This Magazine Could Be Banned: Go Inside Ms.’ Summer 2023 Issue

In the Summer issue of Ms., we look into the origins and consequences of a new Florida law that mandates that all 40 of the state’s public colleges and universities assess their academic offerings to safeguard against curricula “based on theories that systematic racism, sexism, oppression and privilege are inherent in the institutions of the United States.” This legislation could decimate degree programs in women’s and gender studies, Africana, ethnic and queer studies, among others.

And lest you think this is just a “Florida problem,” author Aviva Dove-Viebahn explains how the law fits into a radical right-wing strategy that extends nationwide. Lorna Bracewell, an associate professor at Flagler College in St. Augustine, warns that “if these policies are permitted to go into effect … It’s a death knell for public education in the state—and it’s not going to be confined to the state.”

This story is the latest installment in Ms.’ Women & Democracy series, exploring what it means to measure the ebb and flow of inclusive democracy, in the U.S. and globally, with the principles of gender equity front and center.

Join the Ms. community today and you’ll get the Summer issue delivered straight to your mailbox!

Here’s a glimpse at what else you’ll find within the pages of the upcoming Summer issue:

  • A look back at 50 years of women in hip-hop. On Aug. 11, 1973, hip-hop emerged from a party in the recreation room of a Bronx building at 1520 Sedgwick Ave. From that first party on, women—despite their marginalization in much of the music—have had a significant role to play. In “Turning 50,” scholar Janell Hobson writes women into the story while grappling with that ever-present dilemma: How do we love hip-hop when hip-hop doesn’t always love us back?

  • A solution to inequality in professional sports: Let women and men play together. What if sports challenged male supremacy, rather than reinforcing it? Many feminists and sports sociologists think gender integration is the key. “Gender segregation makes us believe that men and women are fundamentally so different that they can’t even play sports together,” writes Susan Shaw. “Because that’s what we believe, that’s what we see.”

  • A Ms. conversation with legal scholar Diane Rosenfeld and actor and activist Ashley Judd. Along with frequent Ms. contributor Carrie Baker, they discuss Rosenfeld’s new book, The Bonobo Sisterhood: Revolution Through Female Alliance, and reveal what some of humanity’s closest living relatives can teach us about preventing sexual violence. Rosenfeld has taught at Harvard Law School since 2004 and she founded its Gender Violence Program, yet in her book she looks outside of the law for solutions to men’s violence toward women. “Bonobos teach us that we have the power to thwart male sexual aggression through collective self-defense,” Rosenfeld says. “Standing up for women is what’s going to change the whole game.”

About the Cover

The cover of our Summer 2023 issue features a selection of headlines from the magazine’s 50 years—just a small sampling of Ms. articles that the Florida Legislature would likely find objectionable.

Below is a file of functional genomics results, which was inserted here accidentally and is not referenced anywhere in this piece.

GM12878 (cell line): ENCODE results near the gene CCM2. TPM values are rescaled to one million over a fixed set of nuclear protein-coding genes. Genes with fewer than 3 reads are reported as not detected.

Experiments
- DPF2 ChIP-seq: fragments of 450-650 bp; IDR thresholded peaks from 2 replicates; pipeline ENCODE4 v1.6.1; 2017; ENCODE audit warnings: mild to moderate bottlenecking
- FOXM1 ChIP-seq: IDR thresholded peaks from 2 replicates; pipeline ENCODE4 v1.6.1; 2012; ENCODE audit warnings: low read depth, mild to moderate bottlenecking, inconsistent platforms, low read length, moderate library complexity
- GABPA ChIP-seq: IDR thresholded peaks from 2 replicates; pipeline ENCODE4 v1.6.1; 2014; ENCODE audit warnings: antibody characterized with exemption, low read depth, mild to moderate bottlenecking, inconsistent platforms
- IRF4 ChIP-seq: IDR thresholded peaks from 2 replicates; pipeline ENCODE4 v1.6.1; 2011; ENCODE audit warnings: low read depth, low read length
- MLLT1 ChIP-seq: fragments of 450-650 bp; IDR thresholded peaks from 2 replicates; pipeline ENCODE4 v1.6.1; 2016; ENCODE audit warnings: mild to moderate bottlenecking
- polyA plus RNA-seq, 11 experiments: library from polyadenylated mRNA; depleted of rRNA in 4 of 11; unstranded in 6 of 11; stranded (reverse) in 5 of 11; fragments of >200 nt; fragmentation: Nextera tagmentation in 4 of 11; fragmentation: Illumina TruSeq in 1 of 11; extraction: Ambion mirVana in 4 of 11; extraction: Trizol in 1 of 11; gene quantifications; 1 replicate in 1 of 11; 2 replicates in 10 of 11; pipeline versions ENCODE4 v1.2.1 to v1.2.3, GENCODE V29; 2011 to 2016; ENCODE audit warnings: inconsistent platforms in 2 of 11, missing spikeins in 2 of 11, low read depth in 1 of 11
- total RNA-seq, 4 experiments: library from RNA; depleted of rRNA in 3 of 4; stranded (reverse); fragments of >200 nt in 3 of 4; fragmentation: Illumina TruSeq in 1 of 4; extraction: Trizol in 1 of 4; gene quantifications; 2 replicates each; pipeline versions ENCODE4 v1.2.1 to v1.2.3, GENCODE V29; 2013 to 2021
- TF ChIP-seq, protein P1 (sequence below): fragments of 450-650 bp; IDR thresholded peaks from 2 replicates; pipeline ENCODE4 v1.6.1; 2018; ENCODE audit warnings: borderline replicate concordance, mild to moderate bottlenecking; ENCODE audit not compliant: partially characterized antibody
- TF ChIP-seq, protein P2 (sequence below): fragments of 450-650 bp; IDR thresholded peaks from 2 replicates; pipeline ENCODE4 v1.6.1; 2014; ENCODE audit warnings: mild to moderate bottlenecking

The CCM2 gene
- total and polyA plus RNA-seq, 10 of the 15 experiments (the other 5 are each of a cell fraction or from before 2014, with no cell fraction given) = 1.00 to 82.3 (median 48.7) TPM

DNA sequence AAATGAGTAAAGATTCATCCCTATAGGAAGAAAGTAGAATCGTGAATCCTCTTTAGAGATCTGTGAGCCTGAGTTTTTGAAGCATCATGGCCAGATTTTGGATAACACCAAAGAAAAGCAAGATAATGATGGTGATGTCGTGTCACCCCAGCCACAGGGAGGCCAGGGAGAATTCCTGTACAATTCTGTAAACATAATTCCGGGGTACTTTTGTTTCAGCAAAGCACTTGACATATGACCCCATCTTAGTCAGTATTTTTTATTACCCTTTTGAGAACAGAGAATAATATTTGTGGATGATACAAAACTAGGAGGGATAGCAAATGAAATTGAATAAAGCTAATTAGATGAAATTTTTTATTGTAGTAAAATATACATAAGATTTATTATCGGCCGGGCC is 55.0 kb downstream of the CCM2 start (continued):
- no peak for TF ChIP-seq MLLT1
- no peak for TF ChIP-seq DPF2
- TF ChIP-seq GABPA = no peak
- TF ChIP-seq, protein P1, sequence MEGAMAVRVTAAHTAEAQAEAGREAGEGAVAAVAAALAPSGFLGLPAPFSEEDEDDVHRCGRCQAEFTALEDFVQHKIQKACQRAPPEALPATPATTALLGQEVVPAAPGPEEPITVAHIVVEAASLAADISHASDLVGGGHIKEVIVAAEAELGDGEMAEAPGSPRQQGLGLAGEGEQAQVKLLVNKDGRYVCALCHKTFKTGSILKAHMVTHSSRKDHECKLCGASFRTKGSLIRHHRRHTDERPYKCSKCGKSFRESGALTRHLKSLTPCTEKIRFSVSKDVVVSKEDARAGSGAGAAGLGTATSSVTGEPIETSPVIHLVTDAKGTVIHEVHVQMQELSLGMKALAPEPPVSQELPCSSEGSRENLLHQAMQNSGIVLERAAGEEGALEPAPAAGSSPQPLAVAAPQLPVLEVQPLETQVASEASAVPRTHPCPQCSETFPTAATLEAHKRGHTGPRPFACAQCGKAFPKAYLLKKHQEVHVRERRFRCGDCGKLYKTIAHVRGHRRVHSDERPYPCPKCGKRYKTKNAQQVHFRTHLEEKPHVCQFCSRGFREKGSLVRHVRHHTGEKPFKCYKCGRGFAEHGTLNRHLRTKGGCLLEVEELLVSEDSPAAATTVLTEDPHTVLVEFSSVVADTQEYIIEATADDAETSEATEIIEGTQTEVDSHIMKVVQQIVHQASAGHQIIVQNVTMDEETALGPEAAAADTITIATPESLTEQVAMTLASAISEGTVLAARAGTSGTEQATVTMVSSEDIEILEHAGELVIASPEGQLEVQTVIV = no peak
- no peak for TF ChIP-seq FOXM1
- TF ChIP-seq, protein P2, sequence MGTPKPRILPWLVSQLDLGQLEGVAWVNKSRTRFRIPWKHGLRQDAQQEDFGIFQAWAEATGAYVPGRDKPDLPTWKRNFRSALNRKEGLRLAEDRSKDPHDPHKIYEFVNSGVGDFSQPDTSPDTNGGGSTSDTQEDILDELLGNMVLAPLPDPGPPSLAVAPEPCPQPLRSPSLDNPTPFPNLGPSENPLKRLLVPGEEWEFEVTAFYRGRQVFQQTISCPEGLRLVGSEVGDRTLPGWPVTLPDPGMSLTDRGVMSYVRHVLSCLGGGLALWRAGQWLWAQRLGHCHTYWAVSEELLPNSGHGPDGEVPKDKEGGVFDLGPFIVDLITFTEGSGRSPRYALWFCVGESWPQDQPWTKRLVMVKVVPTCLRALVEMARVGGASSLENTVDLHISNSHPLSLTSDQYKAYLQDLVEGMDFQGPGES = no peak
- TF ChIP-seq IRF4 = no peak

• The Ticket That Might Have Been … President Chisholm” by Gloria Steinem, May 1973
  • The Women of #BlackLivesMatter” by Brittney Cooper, Winter 2015
  • Life on the Global Assembly Line” by Barbara Ehrenreich and Annette Fuentes, January 1981
  • The Dykes Next Door” by Judith Levine, October/November 2001
  • The Patriarchs’ War on Women” by Zoe Marks and Erica Chenoweth, Spring 2022
  • We Have Had Abortions” by Barbaralee Diamonstein-Spielvogel, Spring 1972
  • JoAnne Little: The Dialectics of Rape” by Angela Davis, June 1975

You can read these articles and more in our upcoming book, 50 Years of Ms., and defy these far-right politicians. As contributor Aviva Dove-Viebahn wrote in her cover story, what they fear most is that “younger generations will be taught to think critically about the rampant misrepresentation and sanitation of American history and the continued discrimination against women, people of color and LGBTQ+ individuals.”

As always, Ms. remains dedicated to its mission of rebelling and truth-telling.  

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U.S. democracy is at a dangerous inflection point—from the demise of abortion rights, to a lack of pay equity and parental leave, to skyrocketing maternal mortality, and attacks on trans health. Left unchecked, these crises will lead to wider gaps in political participation and representation. For 50 years, Ms. has been forging feminist journalism—reporting, rebelling and truth-telling from the front-lines, championing the Equal Rights Amendment, and centering the stories of those most impacted. With all that’s at stake for equality, we are redoubling our commitment for the next 50 years. In turn, we need your help, Support Ms. today with a donation—any amount that is meaningful to you. For as little as $5 each month, you’ll receive the print magazine along with our e-newsletters, action alerts, and invitations to Ms. Studios events and podcasts. We are grateful for your loyalty and ferocity.


Camille Hahn is the managing editor at Ms. In her 15-plus years with the magazine, she has served as research editor, associate editor, features editor, copyeditor and proofreader. Previously, she worked as an associate editor at Bon Appétit. She lives in Davis, Calif.